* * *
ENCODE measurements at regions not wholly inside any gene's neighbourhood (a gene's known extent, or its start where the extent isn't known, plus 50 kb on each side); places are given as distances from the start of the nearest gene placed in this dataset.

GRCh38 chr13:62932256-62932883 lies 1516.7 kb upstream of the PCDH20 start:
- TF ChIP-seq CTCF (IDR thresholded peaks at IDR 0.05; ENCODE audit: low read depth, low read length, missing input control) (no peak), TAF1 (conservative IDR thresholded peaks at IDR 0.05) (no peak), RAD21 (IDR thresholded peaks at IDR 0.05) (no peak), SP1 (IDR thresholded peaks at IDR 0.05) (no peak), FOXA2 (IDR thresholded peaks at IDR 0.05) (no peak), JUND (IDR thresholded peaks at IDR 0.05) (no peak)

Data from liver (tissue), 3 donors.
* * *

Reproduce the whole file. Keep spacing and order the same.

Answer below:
ENCODE measurements at regions not wholly inside any gene's neighbourhood (a gene's known extent, or its start where the extent isn't known, plus 50 kb on each side); places are given as distances from the start of the nearest gene placed in this dataset.

GRCh38 chr13:62932256-62932883 lies 1516.7 kb upstream of the PCDH20 start:
- TF ChIP-seq CTCF (IDR thresholded peaks at IDR 0.05; ENCODE audit: low read depth, low read length, missing input control) (no peak), TAF1 (conservative IDR thresholded peaks at IDR 0.05) (no peak), RAD21 (IDR thresholded peaks at IDR 0.05) (no peak), SP1 (IDR thresholded peaks at IDR 0.05) (no peak), FOXA2 (IDR thresholded peaks at IDR 0.05) (no peak), JUND (IDR thresholded peaks at IDR 0.05) (no peak)

Data from liver (tissue), 3 donors.